Art Laffer, a progenitor of supply-side theory, was one of the Republicans’ witnesses, and as you’d expect, he disagreed strongly with my attack on his life’s work.
Now, before I go any further, let me stress that I’ve been good friends with Art — an important and highly influential economist, not to mention a great guy — for decades. We’ve long disagreed, but we’ve done so, including last week, without being disagreeable. I hope the facts eventually move him, but if they don’t — and they haven’t yet — I hope to keep arguing with him for years to come.
But let’s take this moment of disagreement in a joint Senate/House hearing as a microcosm of how a bad idea with so little evidence survives. I do this not to play “he said, she said” but to try to get to the bottom of the important problem of destructive ideas that won’t die.
In the course of our argument at the hearing, Art said:
“If you take the nine states that have no earned income tax in the U.S., if you take the nine states with the highest tax rates, if you look at their growth rates, over the last 50 years, every single year the nine states without earned income taxes have grown much faster in every single metric than have the nine states with the highest income tax rates.”
This, thanks to Art’s characteristic clarity, is an easily testable statement. And it is, of course, completely false. In 2015 alone, the combined performance of the “nine states with the highest tax rates” was similar to and sometimes better than the combined performance of the “states that have no earned income tax” on a number of economic variables, as shown in the graph below. In most cases, the bars between the two groups of states are the same heights, though real wages grew more in 2015 in high-tax states (EPOPs are state employment-to-population ratios).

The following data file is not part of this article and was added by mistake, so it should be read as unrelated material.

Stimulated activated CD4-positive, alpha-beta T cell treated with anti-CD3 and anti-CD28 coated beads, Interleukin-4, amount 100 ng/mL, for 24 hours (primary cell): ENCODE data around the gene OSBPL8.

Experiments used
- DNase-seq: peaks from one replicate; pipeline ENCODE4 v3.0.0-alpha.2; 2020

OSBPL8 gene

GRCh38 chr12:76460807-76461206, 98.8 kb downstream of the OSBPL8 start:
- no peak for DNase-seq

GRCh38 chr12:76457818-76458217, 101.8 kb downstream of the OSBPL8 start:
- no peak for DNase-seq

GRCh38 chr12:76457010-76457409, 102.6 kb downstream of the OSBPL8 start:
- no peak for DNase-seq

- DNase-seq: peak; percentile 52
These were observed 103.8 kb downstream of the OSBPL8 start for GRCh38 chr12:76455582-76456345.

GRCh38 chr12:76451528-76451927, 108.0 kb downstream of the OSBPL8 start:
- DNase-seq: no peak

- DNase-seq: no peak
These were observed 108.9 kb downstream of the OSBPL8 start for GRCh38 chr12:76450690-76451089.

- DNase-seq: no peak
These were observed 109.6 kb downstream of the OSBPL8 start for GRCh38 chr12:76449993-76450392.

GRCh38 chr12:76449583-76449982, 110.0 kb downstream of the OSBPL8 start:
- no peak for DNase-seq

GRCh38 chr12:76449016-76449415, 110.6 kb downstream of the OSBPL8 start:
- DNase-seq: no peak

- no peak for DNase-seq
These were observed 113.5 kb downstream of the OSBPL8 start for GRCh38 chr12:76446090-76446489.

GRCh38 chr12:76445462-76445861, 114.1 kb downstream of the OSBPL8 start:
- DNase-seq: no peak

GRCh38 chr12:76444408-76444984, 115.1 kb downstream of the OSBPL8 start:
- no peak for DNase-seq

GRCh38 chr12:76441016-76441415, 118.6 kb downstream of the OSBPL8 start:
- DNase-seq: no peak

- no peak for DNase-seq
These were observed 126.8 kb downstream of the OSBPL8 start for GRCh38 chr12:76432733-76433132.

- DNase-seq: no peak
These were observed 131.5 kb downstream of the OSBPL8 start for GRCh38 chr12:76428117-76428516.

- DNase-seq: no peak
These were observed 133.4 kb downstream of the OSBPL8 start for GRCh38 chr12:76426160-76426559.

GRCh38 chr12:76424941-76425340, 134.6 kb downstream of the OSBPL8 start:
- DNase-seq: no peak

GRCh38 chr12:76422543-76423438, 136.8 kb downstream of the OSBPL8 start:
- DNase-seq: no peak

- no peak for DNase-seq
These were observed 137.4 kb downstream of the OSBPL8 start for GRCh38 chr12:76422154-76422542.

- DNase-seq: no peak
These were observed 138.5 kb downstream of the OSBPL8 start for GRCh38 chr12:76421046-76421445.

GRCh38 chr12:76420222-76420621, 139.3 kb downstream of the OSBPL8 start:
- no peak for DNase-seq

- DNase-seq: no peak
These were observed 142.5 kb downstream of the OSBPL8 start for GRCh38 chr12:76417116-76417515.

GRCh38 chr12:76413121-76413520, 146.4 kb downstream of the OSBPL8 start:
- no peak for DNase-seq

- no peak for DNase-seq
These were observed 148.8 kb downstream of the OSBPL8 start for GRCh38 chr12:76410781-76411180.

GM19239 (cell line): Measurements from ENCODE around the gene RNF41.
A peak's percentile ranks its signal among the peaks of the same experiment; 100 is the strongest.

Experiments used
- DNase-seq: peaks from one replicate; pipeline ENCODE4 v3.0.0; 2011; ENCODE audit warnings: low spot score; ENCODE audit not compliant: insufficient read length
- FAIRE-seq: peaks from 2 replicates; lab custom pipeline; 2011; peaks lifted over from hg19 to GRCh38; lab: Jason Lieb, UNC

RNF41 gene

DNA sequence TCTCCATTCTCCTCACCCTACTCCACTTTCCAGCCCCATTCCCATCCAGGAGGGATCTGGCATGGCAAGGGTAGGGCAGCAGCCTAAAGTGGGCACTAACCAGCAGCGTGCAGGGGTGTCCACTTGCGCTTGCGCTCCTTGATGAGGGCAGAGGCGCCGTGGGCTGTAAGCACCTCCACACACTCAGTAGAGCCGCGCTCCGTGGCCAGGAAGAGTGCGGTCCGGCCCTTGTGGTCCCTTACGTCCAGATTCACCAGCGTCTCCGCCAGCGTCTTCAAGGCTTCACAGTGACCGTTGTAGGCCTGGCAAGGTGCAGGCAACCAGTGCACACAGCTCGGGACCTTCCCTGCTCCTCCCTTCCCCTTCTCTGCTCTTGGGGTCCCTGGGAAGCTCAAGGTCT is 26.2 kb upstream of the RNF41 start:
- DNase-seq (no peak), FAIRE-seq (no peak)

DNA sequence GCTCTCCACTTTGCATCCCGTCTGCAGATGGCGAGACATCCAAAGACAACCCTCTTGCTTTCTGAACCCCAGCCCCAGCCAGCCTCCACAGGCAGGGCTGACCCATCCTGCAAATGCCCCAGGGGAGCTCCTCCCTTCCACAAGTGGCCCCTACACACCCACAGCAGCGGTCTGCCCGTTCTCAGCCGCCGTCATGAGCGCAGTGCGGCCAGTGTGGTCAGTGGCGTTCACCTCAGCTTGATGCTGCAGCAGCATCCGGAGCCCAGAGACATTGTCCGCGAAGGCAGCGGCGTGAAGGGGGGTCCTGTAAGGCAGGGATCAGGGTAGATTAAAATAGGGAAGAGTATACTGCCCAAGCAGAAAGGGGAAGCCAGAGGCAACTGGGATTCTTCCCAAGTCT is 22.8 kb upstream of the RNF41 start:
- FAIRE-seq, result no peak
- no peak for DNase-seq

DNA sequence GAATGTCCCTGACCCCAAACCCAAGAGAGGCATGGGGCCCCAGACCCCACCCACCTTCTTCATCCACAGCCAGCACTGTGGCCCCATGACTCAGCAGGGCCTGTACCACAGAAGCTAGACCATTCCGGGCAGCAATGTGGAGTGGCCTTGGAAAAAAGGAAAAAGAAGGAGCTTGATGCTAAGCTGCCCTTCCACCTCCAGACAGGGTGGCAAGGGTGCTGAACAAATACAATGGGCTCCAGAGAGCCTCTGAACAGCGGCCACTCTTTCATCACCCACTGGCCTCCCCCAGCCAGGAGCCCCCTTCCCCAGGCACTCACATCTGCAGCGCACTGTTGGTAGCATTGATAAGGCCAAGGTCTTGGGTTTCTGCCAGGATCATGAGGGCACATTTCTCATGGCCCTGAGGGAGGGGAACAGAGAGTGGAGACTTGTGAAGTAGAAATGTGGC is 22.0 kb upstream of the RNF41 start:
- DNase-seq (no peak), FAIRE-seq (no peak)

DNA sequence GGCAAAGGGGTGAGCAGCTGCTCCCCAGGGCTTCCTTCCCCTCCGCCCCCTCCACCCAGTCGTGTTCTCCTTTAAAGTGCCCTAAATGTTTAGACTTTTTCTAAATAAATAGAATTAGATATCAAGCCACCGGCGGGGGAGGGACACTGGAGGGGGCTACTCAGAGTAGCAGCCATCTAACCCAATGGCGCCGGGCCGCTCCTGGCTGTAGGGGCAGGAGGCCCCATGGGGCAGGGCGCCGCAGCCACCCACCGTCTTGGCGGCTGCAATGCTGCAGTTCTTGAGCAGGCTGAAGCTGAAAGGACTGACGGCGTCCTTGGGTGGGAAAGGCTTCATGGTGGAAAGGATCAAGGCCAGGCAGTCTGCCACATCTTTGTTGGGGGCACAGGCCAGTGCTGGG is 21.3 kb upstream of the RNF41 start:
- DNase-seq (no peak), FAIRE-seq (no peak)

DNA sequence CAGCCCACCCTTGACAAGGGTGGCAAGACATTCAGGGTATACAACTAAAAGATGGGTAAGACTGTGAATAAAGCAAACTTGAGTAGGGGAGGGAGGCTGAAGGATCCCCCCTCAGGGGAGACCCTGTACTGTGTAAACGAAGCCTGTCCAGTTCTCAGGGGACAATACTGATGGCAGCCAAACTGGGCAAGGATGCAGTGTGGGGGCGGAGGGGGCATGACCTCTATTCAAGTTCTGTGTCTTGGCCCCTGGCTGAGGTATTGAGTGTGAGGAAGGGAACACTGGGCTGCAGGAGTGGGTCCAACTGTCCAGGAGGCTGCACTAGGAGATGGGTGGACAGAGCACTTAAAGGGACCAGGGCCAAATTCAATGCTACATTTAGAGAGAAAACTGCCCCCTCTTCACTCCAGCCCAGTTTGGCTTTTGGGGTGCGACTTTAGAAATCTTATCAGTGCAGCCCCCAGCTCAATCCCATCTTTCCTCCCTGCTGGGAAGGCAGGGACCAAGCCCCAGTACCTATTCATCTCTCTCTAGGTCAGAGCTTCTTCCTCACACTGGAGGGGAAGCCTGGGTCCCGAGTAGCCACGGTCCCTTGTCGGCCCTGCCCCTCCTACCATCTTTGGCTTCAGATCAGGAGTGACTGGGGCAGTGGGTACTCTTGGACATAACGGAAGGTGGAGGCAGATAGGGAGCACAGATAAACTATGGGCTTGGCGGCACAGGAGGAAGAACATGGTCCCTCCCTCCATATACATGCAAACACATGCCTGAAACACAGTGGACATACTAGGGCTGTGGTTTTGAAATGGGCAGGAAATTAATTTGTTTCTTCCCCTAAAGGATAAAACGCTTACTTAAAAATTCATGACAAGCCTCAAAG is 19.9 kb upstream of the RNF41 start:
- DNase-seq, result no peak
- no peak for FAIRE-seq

The next figure shows that there is substantial variation among states in each category. Some no-income-tax states, such as Wyoming, lost employment in 2015, while some high-income-tax states, such as California, saw relatively strong growth. Go ahead and check the past 50 years if you like, but Art’s outlandish claim is wrong in the most recent year for which we have data.
This should not surprise anyone: Taxes are but one factor, and often a minor one, driving growth. And, to be clear, these one-year changes are far from dispositive evidence of that point; they simply show it takes but a few mouse clicks to easily belie Art’s claim (see my blog for similar figures over longer time periods). The best way to do a more complete analysis is to test the statistical relationship between state tax changes and various growth measures over the course of many years, as Gale et al do here, yielding similar findings in recent years to those I’ve shown above for 2015.
Yet conservatives continue to argue otherwise, invariably without evidence.
For example, each year, Art collaborates with the conservative state-level policy organization ALEC on the “ALEC-Laffer State Economic Outlook Rankings.” With a heavy emphasis on state tax policy, their rankings are supposed to forecast economic performance “based on a state’s current standing in 15 equally weighted policy areas,” including personal, corporate, property, sales and estate taxes, as well as states’ willingness to deprive workers of the minimum wage and the right to collectively bargain. Art and ALEC predict that states that do “better” on this metric (i.e., have lower rankings) will “tend to experience higher rates of economic growth than states that tax and spend more.”